Since yesterday’s blog focused on how industrial farming is killing off your good gut bacteria, does this factor into how to optimize stem cells for a treatment. I frankly didn’t know the answer to this question, as the science of gut microbiota (the good bacteria in your gut that’s now considered another organ of your body) is evolving rapidly. I was surprised to find an excellent article that started to explore this topic and the answer (based on animal models), appears to be that there is a likely connection.
The science in the article is quite complex, so I’ve simplified it above. Basically, when rats are fed a bad modern fast food diet, this changes the composition of their gut bacteria. Some of the bad bacteria that crop up have cell walls that are rich in substances that the body recognizes as being an infection (lipopolysaccarides or endotoxins). This endotoxin reaction leads to increased activation of the body’s inflammatory process involving a type of white blood cells (CD14+ monocytes). This in turn has a negative influence on the stem cells in fat, causing them to want to become more fat and causing a “metabolic syndrome” (overweight, high blood pressure, high triglycerides, high inflammation). This also could be one reason that the fat stem cells taken from obese patients are less potent than those taken from thinner patients.
So what can you do if you’re trying to optimize your stem cells for treatment? First, go Paleo! Meaning, ditch the modern fast food diet and eat only organic whole grains (to avoid the Roundup exposure) in moderation (this should not be the staple of your diet). Reduce sweets and high carbohydrate foods like bread and pasta. For information on diets that might help, see information on the Paleo diet, the Zone diet, or Atkins. Second, you might consider supplementing your gut bacteria. In fact, many prescription drugs will also hurt these important helpers, so looking for a daily supplement could help. I like iFlora (which is the one I take), but there are many on the market. Look for one that has many strains, including Biﬁdobacteria, which is associated with weight loss.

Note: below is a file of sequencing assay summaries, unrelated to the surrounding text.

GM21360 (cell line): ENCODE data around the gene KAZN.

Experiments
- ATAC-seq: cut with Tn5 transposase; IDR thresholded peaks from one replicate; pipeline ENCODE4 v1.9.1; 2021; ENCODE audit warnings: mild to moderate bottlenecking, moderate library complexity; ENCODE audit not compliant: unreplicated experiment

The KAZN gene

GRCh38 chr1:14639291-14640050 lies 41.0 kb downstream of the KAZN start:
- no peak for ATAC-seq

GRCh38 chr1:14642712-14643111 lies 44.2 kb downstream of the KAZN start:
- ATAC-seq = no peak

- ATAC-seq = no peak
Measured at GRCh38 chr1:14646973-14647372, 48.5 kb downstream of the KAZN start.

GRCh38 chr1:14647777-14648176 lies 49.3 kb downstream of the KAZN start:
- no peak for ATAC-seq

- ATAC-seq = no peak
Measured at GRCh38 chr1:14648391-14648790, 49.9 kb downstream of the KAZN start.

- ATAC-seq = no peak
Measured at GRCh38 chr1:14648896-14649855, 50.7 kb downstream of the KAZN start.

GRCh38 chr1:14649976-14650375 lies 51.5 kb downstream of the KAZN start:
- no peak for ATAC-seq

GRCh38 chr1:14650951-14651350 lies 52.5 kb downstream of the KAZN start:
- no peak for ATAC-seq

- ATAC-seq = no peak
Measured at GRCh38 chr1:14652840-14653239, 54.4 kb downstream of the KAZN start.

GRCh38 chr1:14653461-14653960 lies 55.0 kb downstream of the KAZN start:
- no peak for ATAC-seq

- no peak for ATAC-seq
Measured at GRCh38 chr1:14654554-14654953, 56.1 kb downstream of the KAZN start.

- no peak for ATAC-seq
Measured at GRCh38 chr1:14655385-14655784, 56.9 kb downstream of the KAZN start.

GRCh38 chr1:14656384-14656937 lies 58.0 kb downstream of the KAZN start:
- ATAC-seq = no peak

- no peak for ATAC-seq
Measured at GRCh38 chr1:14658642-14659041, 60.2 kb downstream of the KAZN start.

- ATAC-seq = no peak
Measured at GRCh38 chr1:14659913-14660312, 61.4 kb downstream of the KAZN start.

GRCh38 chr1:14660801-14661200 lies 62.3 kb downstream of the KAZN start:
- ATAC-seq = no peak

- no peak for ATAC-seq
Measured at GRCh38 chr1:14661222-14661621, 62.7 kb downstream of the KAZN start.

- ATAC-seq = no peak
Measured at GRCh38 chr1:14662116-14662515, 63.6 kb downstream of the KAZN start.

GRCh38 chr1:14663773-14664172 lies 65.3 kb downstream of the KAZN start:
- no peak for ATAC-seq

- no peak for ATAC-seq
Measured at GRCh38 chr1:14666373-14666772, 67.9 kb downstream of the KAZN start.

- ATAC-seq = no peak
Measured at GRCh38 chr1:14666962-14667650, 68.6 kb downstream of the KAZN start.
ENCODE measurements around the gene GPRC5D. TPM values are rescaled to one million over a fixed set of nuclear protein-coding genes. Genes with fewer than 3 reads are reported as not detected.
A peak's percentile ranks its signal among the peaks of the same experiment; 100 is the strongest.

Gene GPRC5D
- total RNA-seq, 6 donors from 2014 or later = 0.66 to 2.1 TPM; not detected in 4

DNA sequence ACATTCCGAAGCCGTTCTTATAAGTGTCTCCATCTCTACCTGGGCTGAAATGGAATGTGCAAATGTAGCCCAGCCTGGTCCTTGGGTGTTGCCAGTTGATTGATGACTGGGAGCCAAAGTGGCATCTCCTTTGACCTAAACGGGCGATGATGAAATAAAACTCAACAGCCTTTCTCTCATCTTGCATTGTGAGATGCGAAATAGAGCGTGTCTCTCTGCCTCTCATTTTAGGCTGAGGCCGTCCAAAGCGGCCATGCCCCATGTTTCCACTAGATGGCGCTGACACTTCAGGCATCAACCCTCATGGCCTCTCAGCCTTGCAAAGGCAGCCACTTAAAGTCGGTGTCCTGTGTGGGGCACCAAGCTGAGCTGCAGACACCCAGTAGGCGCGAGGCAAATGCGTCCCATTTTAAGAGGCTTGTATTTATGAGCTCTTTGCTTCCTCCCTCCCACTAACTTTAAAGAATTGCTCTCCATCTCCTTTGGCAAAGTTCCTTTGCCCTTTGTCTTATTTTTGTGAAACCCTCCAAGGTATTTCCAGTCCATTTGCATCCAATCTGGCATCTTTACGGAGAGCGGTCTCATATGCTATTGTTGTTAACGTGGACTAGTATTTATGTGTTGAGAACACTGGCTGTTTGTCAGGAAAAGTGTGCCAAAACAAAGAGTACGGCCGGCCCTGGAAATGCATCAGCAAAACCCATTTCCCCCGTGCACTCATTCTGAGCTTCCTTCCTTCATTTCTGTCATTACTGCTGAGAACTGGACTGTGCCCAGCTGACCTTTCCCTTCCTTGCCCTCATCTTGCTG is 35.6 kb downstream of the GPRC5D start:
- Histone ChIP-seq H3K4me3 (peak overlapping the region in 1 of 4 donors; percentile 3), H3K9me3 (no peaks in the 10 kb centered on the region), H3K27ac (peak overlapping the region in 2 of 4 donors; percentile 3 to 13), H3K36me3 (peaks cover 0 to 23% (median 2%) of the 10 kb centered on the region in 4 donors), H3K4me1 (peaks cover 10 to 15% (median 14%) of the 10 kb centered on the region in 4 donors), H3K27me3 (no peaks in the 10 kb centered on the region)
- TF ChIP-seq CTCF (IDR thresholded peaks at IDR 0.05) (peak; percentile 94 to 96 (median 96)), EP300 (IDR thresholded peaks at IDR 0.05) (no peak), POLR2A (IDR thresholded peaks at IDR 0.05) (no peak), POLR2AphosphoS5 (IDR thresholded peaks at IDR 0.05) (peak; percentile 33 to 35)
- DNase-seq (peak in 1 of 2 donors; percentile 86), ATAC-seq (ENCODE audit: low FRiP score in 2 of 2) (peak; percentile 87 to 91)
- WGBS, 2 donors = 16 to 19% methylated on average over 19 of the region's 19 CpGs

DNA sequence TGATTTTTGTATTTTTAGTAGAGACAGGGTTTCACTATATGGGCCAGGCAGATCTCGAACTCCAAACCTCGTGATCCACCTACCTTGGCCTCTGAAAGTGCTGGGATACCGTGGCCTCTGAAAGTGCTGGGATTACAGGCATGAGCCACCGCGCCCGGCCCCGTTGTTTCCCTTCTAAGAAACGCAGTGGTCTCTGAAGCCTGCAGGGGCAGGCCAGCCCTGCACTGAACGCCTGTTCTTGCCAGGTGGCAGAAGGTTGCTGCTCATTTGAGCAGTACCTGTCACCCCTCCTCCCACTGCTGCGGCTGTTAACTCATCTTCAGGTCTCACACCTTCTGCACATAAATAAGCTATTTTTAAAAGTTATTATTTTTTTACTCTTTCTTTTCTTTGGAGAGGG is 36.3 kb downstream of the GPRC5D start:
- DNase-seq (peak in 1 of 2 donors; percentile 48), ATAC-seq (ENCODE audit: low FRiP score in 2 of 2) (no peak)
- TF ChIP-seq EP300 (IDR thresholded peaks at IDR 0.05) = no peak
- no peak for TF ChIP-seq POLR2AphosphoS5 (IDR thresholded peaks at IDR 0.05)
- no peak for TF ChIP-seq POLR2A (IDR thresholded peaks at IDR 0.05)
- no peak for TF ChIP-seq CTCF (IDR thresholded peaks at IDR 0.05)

The upshot? You likely don’t think much about your gut bacteria when you think about stem cells. However, this extra “organ” is an important one to consider as paying attention to it could help your stem cells function better.
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About the Author
Christopher J. Centeno, M.D. is an international expert and specialist in regenerative medicine and the clinical use of mesenchymal stem cells in orthopedics. He is board certified in physical medicine as well as rehabilitation and in pain management through The American Board of Physical Medicine and Rehabilitation.…